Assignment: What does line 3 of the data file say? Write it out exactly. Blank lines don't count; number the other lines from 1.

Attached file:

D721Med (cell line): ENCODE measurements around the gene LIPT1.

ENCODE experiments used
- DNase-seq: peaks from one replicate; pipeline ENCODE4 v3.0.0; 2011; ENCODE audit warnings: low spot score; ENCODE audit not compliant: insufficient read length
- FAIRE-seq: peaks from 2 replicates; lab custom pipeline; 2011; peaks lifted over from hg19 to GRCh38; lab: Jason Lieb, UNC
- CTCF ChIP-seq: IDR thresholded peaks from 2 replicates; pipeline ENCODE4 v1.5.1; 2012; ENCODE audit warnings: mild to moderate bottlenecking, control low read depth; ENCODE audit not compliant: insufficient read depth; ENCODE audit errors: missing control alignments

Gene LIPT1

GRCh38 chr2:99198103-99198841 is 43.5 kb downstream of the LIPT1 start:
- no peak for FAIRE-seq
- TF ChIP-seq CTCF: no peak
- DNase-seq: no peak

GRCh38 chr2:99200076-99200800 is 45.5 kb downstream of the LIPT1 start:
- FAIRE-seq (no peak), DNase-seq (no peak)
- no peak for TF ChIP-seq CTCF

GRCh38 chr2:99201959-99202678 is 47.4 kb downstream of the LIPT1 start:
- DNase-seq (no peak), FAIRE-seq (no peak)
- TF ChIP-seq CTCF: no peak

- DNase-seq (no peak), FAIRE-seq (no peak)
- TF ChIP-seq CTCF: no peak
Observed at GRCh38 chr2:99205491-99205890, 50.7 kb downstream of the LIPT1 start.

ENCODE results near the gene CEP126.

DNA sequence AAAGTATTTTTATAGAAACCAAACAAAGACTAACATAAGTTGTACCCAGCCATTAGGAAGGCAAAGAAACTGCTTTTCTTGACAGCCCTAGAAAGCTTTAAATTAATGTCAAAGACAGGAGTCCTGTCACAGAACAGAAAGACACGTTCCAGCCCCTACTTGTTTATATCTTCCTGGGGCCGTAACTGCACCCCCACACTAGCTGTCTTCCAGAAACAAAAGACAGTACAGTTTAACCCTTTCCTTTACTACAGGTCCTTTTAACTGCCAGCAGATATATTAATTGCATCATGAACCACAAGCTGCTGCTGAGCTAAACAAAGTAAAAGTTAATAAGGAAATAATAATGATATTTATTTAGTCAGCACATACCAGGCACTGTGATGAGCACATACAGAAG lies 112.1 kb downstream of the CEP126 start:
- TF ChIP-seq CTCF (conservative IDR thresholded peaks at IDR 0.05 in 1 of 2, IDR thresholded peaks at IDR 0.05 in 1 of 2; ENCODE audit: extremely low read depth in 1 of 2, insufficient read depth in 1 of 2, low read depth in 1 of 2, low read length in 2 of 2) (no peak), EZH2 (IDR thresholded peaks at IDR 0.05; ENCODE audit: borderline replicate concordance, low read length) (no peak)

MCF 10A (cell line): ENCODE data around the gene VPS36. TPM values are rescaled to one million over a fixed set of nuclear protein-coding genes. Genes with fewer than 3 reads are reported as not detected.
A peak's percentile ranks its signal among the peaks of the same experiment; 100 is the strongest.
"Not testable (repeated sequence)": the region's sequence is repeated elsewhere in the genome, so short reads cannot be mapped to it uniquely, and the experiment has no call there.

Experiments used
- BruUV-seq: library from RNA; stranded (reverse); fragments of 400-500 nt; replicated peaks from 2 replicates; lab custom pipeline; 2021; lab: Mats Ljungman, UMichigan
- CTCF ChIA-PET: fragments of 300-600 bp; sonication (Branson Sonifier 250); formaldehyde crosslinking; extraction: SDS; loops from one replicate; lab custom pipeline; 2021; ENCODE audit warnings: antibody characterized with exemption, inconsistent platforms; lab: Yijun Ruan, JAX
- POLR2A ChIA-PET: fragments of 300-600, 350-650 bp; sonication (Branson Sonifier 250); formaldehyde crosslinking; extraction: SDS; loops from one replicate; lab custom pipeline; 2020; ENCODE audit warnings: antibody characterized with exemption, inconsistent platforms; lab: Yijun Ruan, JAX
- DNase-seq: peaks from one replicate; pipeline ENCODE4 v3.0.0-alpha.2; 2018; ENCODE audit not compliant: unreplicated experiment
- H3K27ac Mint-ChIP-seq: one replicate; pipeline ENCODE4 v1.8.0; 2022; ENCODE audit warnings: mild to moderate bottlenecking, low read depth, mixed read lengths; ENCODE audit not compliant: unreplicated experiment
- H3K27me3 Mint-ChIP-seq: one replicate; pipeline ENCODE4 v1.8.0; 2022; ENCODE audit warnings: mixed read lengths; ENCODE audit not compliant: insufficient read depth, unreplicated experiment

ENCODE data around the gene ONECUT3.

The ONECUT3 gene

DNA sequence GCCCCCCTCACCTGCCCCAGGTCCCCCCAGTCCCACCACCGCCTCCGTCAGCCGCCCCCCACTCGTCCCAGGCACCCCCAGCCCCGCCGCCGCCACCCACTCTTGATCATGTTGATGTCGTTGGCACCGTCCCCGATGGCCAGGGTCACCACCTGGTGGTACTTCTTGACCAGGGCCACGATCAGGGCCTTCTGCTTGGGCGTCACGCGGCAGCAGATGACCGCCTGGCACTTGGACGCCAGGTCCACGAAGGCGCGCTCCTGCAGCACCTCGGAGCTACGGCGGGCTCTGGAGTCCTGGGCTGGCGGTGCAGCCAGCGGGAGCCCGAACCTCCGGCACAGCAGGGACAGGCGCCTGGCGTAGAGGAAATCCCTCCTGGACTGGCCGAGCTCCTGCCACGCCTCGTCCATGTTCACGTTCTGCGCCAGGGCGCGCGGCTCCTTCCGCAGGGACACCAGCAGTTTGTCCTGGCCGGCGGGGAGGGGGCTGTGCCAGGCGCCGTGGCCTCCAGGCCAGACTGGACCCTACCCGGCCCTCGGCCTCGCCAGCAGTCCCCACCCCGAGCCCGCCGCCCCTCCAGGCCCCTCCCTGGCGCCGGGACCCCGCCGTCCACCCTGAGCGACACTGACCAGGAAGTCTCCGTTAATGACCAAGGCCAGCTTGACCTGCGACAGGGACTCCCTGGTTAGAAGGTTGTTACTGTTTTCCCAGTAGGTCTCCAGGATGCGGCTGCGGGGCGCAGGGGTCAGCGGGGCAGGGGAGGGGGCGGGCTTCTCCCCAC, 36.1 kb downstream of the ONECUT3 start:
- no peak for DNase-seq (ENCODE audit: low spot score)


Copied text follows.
- DNase-seq: peaks from one replicate; pipeline ENCODE4 v3.0.0; 2011; ENCODE audit warnings: low spot score; ENCODE audit not compliant: insufficient read length